In the past few days, the S&P 500 (SPX) has risen to all-time highs. I mean, that’s strange given our current economic back drop. But that’s not what I’m talking about.
What’s strange about the current state of the market?
While the SPX is at all-time highs, the volatility indices have been rising as well. These indices include VIX, VVIX, and VXX.
If you don’t know what these are, that’s okay. VIX is an index that tracks the implied volatility of the SPX based off how the options for that index are priced. It is what the one month expected move in the market is, in a sense. VVIX is an index that tracks the implied volatility of VIX based off how the options on VIX are priced. VXX is an index that tracks the volatility based off the weighted balance of the first two VX futures contracts which trade.
For now, let’s focus on VIX. On August 25th, VIX closed at 22. As of today’s close on August 31st, it is 26.4. In percentage terms, VIX was up today 15%. (Many people don’t like quoting VIX changes in percentage terms — I don’t care).
In 3 of the past 4 days, we have seen VIX close higher than where it opened. This has happened all while the SPX has hit all-time highs in each of the past four days.
VVIX — also known as the volatility of volatility — has shown a similar trend to VIX, rising in 3 of the past 4 days. VXX — which is based off the front two months of futures contracts on VIX futures — has also steadily risen and shown similar trends.
Realized volatility is far below implied volatility options are pricing in
The volatility that is implied by SPX options is much higher than the realized volatility we’ve seen in the past 30 days. According to my calculations, realized volatility for the past month has been under 10%. Meanwhile, VIX has held strong above 22, and has continued to climb in recent days as noted above.
Why is this strange to me?
In general, you tend to see VIX fall as SPX rises. In general, there is an inverse relationship between these two items.
Today, VIX rose by 15% while SPX fell by roughly 0.3%. According to my data, this has only happened 5 times going back to 1993.
Note: The above chart is in percentage terms.
I’m not the only one that has noticed
Mark Sebastian, from OptionPit.com and frequent guest on The Options Insider Radio noted the following:
What he is saying here is that there is a huge difference between the volatility being priced the NASDAQ 100 Volatility Index — VXN — and the S&P 500 Volatility Index — VIX. This is interesting to me because the NASDAQ 100 is composed of non-financial companies and is weighted heavily towards those tech stocks. The very tech stocks which have been going parabolic in recent weeks (some may even say months).
In addition, Matt Thompson noted the following:
The 5-day average contango, which is merely the difference in the implied volatility priced in by the front month futures contract and the second month futures contract is at 16.9%, which was at the 99th percentile since 2004. Also he noted what I noted earlier, that the VIX is much higher than the realized volatility on SPX.
What does this all mean?
This could mean a number of things. Ultimately it means there is a lot of uncertainty in the market, and options are pricing in more volatility than the volatility that we’ve witnessed in the last month.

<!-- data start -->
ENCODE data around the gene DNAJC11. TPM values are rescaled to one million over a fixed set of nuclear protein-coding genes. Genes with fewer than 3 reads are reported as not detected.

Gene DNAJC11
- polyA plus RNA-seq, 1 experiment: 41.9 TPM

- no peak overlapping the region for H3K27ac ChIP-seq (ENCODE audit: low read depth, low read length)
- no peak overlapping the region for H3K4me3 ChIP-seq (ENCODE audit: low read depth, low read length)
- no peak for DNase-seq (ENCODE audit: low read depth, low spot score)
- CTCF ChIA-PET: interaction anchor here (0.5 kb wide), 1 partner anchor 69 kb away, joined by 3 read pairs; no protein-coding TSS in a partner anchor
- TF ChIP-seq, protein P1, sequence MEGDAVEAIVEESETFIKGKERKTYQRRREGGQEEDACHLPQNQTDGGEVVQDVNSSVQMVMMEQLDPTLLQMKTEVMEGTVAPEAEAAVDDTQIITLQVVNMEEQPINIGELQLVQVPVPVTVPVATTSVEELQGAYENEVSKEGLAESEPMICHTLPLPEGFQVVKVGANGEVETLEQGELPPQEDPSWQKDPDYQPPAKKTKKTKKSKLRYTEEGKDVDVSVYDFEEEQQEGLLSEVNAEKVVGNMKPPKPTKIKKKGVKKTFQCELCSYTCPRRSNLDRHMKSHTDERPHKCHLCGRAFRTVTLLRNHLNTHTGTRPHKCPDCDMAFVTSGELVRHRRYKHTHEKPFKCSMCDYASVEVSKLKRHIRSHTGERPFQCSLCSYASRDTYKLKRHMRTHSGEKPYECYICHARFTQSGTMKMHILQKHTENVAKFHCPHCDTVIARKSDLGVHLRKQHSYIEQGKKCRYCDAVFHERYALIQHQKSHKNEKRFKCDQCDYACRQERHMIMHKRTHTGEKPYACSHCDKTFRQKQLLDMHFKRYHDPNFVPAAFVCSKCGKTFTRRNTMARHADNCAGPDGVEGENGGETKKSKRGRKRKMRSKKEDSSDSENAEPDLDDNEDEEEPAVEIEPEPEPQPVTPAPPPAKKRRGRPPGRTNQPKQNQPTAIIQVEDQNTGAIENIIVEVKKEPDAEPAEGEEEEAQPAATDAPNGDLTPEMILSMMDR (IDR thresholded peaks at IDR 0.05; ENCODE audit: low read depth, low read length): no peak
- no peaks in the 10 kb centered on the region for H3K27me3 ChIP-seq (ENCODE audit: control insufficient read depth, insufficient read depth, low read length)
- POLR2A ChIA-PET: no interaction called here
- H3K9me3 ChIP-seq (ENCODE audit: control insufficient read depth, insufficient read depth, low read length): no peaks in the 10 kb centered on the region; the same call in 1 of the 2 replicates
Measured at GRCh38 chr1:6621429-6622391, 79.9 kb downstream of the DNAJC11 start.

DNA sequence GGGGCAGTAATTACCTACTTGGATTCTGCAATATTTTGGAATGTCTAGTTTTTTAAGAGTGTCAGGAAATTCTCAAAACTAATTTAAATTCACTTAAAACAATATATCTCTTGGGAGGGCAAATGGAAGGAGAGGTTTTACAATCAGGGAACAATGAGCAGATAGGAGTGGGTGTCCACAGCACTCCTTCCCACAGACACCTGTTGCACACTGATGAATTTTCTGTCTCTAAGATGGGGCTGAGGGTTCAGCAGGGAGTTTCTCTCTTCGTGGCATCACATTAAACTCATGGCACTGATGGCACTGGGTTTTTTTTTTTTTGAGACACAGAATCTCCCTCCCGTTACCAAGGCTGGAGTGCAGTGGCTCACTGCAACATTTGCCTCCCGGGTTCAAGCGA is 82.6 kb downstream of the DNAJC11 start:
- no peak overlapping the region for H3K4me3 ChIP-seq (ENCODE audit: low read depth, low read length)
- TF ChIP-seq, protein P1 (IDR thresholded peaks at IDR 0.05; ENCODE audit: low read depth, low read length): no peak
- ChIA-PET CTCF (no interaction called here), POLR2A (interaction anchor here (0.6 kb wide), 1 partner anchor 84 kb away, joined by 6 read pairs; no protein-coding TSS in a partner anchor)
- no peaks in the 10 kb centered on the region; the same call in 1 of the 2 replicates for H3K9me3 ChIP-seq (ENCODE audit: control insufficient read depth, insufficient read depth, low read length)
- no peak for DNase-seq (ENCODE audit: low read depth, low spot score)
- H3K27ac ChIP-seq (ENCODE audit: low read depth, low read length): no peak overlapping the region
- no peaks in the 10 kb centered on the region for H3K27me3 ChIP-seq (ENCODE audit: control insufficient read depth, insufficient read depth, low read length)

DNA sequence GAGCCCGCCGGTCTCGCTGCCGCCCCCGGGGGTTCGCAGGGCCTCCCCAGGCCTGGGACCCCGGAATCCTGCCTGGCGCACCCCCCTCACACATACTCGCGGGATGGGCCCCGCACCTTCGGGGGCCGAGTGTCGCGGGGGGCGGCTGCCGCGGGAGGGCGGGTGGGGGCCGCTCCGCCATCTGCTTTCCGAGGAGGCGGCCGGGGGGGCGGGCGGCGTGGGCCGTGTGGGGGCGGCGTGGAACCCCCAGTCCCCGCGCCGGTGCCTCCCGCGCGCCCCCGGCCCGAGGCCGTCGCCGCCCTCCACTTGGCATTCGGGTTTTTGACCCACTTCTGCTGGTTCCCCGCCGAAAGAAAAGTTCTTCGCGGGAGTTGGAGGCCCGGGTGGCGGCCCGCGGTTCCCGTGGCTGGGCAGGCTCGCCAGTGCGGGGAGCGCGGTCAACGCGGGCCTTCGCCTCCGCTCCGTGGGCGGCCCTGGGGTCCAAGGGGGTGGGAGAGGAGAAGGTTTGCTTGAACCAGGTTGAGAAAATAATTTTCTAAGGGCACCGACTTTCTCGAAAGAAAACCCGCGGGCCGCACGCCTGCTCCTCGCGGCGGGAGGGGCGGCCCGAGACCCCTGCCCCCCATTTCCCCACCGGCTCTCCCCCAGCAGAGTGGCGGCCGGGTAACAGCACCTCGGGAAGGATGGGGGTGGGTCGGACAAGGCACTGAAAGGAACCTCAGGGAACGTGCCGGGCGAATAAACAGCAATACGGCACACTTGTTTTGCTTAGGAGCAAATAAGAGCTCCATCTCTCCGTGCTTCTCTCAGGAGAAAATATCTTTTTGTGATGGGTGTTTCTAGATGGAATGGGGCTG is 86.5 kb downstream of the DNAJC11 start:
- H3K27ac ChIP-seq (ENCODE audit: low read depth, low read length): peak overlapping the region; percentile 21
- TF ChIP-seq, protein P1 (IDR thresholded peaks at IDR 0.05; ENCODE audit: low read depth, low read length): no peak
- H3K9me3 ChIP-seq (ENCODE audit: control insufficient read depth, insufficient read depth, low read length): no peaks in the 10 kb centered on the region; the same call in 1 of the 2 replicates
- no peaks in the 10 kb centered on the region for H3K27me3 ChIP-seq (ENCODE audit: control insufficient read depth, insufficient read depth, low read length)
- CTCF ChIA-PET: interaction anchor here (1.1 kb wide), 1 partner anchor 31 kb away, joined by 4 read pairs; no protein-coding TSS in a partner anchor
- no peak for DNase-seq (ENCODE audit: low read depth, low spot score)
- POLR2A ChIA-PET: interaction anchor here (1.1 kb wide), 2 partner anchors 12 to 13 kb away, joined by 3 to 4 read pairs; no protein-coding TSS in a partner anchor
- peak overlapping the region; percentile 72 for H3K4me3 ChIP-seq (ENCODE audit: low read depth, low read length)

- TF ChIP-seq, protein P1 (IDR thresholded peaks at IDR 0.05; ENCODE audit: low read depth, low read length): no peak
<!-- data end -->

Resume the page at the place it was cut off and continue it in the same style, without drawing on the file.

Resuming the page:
This could mean that big money is hedging their positions with put options on SPX or call options on VIX or buying VX futures, all of which could cause the premiums paid to rise.
In addition, the VX futures for October are pricing in extra volatility due to the upcoming election. The pricing of these October futures remains elevated when compared to the September and November VX futures prices.
Investors are nervous about what could come in the next month or two. And they have good reason to be.
There is still no agreement on extended economic stimulus that the American people desperately need. Republicans and Democrats have still not agreed to a deal. As of the last update I saw, Republicans proposed a $1.3 trillion stimulus, which was rejected by Democrats. The House, led by Democrats, passed a $3 trillion stimulus back in May. They said they would be willing to lower their demands to $2.2 trillion. No deal is in sight, and that could have investors spooked.
Fact is, we are in a bubble
The last time market closed at all-time highs with VIX this elevated was during the late 90s tech boom. That was a time period which also coincided with easy Federal Reserve monetary policy and high speculation in stocks.
We are seeing similar behavior in the tech stocks and work-from-home stocks today. Apple, Amazon, Google, Facebook, Tesla, Nvidia, Zoom, and AMD are all examples of stocks which are booming right now.
But the pain for the American people is far from over. Continuing claims continue to remain above 14 million. The unemployment rate is over 10%. The economy is attempting to recover slowly. But stocks? They’ve ripped to all-time highs at a much more rapid rate. And the disconnect between those two has investors nervous right now.
Dark pools are not buying this rally anymore either
In order to understand what’s happening, check out the Dark Pools. According to the Dark Pool Index over at Squeezemetrics.com, Dark Pools have printed under 45% for 17 days in a row. In general, a print over 45% is considered to be bullish, and there tends to be a slight lag between dark pool prints and stock market returns.
This is meaningful to me because Dark Pools bought the rally all through April well into July. But they aren’t buying anymore.
Perhaps we will begin to see a return of selling to the market in the coming days or weeks. I know I’m on high alert for that right now and will be ready to short this market when the opportunity presents itself.